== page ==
Saturday, August 28, 2004

Did you know?

I don't know why but this morning when I was reading the Washington Post, it set off a strange set of associations in my head. I started remembering the roots of words and their ancestry (I forgot the right term for the parentage of words. Help!). Once upon a time, I had embarked on a journey of finding out the origin of certain terms but that was a blue moon ago! Here are some I found interesting:
In ancient Greece, a philosopher called Zeno preached un-emotionalism and bland acceptance of life's ups and downs from his house's porch. In Greek, porch is called as "stoa". Hence followers of Zeno were called stoics and thence the present day English word "stoic".

The Earl of Sandwich was an extremely slothful man. All he loved to do was game a lot. In fact, he was so lazy that he wouldn't even get up to get his breakfast or lunch. He ordered his butler to bring him two pieces of bread with cheese and meat in between. And lo! a new food item was born and it was called Sandwich (of course, Dumbo, I hear u say!).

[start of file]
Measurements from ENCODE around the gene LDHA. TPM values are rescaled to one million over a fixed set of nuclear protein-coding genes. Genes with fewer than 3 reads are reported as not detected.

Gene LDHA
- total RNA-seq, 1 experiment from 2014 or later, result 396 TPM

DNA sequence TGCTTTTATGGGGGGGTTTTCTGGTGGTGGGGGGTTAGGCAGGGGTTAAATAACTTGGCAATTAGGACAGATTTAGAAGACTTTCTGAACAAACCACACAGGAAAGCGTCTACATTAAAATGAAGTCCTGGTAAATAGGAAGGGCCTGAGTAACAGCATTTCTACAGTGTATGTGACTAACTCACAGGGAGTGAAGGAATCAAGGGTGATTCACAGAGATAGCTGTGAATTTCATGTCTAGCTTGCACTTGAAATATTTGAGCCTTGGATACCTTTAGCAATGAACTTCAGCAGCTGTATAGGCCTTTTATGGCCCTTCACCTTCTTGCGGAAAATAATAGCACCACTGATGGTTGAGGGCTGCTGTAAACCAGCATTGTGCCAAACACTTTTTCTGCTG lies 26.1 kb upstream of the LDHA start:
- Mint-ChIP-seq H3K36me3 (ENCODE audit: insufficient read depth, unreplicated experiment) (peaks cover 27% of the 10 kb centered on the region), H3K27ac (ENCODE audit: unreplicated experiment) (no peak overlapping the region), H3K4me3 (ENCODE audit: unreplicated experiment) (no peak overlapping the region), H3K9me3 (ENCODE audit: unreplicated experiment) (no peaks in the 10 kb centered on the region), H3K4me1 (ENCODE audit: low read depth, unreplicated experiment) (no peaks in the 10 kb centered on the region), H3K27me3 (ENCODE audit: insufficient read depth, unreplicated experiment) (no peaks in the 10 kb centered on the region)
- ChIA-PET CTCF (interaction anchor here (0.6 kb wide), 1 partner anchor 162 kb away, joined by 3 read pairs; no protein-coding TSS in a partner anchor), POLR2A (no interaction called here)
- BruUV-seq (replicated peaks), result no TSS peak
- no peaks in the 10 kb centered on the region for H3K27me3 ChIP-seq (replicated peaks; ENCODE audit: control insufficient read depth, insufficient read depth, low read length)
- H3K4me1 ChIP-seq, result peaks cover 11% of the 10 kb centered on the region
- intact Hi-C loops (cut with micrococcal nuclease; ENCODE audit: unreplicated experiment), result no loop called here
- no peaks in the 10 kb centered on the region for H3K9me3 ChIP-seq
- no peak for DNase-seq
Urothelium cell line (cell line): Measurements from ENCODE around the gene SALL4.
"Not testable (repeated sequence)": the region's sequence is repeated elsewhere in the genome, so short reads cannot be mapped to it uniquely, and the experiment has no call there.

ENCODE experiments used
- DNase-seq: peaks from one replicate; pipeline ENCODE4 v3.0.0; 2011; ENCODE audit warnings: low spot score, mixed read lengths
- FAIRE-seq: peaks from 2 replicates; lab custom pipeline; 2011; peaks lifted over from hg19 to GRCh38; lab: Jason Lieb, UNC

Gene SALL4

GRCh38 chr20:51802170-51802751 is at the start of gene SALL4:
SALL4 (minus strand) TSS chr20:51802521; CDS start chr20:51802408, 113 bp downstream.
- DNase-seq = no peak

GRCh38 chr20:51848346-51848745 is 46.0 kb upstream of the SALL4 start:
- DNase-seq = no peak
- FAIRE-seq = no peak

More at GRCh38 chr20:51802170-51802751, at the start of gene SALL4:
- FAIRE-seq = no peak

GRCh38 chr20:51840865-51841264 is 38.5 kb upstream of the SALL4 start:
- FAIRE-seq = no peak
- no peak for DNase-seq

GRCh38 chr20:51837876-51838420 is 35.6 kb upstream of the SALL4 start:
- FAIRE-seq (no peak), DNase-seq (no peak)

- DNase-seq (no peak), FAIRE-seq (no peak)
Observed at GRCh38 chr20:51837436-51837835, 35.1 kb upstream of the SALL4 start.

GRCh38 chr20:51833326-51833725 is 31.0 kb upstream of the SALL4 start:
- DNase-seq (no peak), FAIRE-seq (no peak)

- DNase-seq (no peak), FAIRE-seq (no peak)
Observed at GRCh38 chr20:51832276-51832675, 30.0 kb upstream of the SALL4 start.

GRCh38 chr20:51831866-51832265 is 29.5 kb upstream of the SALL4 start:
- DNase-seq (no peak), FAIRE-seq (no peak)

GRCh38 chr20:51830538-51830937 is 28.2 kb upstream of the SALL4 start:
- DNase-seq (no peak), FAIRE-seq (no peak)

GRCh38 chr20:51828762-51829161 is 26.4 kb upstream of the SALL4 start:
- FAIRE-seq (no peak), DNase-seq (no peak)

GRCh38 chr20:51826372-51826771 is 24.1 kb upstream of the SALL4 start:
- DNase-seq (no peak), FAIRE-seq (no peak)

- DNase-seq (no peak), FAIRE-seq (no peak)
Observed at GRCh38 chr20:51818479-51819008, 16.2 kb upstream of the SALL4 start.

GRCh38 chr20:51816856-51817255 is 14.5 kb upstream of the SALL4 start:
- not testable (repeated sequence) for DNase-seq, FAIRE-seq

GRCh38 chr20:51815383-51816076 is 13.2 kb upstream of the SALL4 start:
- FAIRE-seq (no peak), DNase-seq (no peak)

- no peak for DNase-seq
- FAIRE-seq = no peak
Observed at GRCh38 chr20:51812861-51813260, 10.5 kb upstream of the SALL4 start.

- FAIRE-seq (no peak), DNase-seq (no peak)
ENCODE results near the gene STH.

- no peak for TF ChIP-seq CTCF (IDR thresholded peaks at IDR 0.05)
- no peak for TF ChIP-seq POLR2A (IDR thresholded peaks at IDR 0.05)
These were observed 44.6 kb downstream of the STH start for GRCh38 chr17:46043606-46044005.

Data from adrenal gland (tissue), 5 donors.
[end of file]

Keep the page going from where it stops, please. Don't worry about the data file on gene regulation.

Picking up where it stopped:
Sparta and Athens were always at odds with each other. Due to constant battles between the two neighboring states, the Spartans were always on their toes. They led spare, austere lives and were always military-ready. Hence the term "Spartan" to describe rigorous, bare lives.

Most of these, I remember, I learnt from "Word Power Made Easy". Dan Brown's "The Da Vinci Code" is another treasure trove of historical "did u knows".

As a kid, when I started reading Greek/Roman mythology, I was astonished as to how many regular English words actually derived directly from those civilizations. As I grew in years, I found subtle associations between the two and it made me appreciate the English language much better. From terms such as "Herculean", "Medusa", "Judgement of Paris", "Trojan Horse", "Narcissistic" to a bunch of others I can't remember.

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